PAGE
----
My Financial Plan Has Been Derailed. What Do I Do Now?

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You’ve got to take the time to review all of your financial assets in order to assess the damage. It is only through knowledge that you can move ahead to shore up your losses and plan for the future.

1. Assess your damage. Don’t be like an ostrich – with your head in the ground. When significant changes happen in the markets like we have seen in the last few months, it is critical to review your retirement plans to see what may have changed, good or bad.

2. Get on a budget. Belt-tightening should be your new plan of action. Put pen to paper and closely examine your monthly expenses. See what can be eliminated, like too much dining out, and what can be placed on hold, such as the purchase of that new computer.

3. Monitor your money. With the creation of 401(k) & 403(b) plans, many people have been passive partici- pants who have not learned the importance of reviewing their portfolio and making timely adjustments. You should look at your 401(k) or 403(b) and stock portfolio as fluid, not fixed — review them for diversification and rebalance on a periodic basis (typically annually).

4. Reduce your debt. Playing the credit card game or using your home equity line of credit can be a danger- ous move. Remember that “cash is king” and when possible, pay for what you need by cash not credit. And better still, eliminate any unnecessary spending. Start living within your means if you haven’t already done so.

5. Plan for the worst. With the unemployment rates continuing to soar, the rule of thumb has always been to try to save an amount equal to at least six months of living expenses. This is not 401(k) money, since there are penalties to withdrawal from 401(k) funds. This is just a regular savings fund or money market fund that is easily accessible without penalties.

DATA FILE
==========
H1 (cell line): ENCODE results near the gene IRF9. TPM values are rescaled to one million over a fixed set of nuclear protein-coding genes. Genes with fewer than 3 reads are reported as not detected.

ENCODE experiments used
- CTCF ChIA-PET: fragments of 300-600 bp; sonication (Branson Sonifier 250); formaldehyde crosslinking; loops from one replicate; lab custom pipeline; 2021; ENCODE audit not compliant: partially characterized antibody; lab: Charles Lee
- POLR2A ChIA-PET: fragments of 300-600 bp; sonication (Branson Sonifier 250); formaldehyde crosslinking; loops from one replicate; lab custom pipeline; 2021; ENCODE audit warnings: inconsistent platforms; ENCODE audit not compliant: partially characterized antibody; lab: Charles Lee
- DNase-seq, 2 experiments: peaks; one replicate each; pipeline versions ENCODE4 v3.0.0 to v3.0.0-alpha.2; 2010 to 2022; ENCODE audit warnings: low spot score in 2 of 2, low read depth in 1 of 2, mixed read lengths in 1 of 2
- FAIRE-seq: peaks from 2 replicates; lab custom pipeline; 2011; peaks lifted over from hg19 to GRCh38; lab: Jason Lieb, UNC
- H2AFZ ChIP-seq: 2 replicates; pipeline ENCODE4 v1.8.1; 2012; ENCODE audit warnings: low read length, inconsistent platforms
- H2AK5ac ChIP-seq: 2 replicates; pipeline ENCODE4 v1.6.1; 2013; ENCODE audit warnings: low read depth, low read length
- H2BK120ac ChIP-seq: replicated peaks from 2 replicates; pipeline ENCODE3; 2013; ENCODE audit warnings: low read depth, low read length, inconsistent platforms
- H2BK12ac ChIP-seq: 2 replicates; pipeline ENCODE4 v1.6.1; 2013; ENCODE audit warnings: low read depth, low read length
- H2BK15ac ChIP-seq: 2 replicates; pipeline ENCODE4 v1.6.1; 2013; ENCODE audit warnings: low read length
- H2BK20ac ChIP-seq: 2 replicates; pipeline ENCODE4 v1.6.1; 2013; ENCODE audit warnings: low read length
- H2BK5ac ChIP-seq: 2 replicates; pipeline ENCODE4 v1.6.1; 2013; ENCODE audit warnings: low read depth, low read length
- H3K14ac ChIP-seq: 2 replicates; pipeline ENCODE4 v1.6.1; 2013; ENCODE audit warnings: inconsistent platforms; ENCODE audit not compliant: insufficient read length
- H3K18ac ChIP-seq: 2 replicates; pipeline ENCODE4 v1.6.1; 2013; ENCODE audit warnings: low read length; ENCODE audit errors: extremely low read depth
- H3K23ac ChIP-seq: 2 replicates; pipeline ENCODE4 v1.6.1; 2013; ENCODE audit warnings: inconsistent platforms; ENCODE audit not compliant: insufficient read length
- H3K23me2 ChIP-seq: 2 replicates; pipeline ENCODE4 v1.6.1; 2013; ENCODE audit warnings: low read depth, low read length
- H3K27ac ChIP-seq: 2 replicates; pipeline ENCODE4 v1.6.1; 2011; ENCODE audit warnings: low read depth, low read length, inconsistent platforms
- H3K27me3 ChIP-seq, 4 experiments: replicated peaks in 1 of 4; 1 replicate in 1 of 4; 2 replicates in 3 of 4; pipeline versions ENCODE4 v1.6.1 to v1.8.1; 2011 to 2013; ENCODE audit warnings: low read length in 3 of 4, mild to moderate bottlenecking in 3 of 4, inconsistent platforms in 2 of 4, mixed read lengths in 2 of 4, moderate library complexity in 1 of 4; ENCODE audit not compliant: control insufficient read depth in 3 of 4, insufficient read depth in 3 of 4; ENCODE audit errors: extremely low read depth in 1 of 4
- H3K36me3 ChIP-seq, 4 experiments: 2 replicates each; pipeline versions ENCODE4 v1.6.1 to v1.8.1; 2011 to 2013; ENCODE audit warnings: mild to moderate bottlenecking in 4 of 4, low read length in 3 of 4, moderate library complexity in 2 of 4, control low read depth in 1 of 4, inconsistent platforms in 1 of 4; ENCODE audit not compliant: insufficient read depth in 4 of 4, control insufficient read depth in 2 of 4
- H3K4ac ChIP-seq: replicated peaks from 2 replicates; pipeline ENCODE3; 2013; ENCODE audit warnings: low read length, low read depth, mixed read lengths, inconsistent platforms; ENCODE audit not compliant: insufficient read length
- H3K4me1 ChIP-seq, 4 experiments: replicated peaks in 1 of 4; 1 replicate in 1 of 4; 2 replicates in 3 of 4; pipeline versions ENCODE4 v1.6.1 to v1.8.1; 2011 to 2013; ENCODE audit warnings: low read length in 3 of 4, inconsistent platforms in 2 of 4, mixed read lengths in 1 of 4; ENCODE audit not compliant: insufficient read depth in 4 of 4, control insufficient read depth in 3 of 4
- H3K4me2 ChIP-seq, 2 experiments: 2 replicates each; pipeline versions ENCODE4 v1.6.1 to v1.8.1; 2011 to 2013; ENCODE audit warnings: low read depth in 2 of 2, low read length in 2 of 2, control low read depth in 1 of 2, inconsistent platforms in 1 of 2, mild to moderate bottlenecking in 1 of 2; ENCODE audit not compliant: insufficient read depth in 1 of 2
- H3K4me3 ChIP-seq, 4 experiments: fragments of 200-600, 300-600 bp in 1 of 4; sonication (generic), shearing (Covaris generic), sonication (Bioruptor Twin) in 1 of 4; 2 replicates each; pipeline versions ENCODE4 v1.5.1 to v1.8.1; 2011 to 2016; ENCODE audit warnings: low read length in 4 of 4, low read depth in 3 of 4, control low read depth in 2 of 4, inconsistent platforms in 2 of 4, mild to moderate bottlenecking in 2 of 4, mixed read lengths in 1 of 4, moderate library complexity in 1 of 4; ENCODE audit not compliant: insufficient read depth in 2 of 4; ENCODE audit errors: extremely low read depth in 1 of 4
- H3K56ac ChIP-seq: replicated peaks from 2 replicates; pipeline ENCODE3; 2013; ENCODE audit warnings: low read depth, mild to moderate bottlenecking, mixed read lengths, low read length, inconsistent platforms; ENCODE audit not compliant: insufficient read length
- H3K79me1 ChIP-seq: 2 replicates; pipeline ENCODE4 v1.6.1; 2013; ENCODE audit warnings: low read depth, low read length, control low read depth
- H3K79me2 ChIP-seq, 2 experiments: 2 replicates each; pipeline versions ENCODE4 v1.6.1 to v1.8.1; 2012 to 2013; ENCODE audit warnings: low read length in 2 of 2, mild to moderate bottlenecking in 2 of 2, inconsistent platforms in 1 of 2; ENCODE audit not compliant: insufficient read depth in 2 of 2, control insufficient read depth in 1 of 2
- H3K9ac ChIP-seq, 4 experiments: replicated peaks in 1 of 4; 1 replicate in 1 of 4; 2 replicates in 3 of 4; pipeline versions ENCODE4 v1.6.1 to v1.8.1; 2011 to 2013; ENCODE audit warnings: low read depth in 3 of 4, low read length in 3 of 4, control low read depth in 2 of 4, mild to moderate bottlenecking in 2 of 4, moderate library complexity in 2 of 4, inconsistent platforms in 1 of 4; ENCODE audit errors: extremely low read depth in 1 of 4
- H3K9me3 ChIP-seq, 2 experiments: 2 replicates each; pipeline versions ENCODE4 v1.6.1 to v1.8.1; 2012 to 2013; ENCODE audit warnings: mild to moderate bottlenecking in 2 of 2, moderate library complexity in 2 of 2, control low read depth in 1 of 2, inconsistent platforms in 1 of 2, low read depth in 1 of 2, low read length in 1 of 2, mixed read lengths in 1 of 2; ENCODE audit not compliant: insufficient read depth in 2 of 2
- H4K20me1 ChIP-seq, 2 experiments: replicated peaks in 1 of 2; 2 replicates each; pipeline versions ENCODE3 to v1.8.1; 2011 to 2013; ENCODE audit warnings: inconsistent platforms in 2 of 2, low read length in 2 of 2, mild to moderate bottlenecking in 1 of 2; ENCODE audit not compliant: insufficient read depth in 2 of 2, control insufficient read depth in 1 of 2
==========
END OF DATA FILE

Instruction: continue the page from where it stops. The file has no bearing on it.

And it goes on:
6. Set short-term financial goals. Be optimistic. Our country has weathered recessions before and those who have reset their financial goals have been ready for when the economy moves into positive territory. So, instead of burying your money in the back yard, decide what percentage of your money you feel comfortable keeping in cash and the remainder, consider diversifying into different investments.

7. Set an investment strategy. Despite what seems to be an ongoing stream of negative news from the various media during the last 18 months, the stock market, like the economy, should eventually improve. Maintain a diversified approach that includes mutual funds, annuities, stocks, bonds and cash. It may be smart to follow Warren Buffett’s advice: “Buy when Investors are fearful, sell when Investors are greedy.”

8. Hire a financial planner. A good financial planner becomes your trusted “primary advisor.” They provide business, legal and insurance services, as well as organizing, securing and simplifying the financial part of your life so that you can spend the rest of your time doing what you value most.

9. Consider a reverse mortgage. Tough times require wise choices. For seniors, a wise choice may be to convert your home equity into a reverse mortgage, which is designed to allow seniors to transfer part of their home equity into tax-free income. Visit http://www.aarp.org/money/personal/reverse_mortgages/ and http://www.hud.gov/offices/hsg/sfh/hecm/rmtopten.cfm for additional information.

10. Take action. Work on the plan that you’ve established and never give up. Remember, “Consistency will always outperform occasional brilliance.” The hardest part of getting something done is getting started – just do it!

Securities and investment advisory services offered through FSC Securities Corporation, member FINRA/SIPC and a registered investment advisor. Insurance services offered through Szarka Financial, which is not affiliated with FSC Securities Corporation.

 

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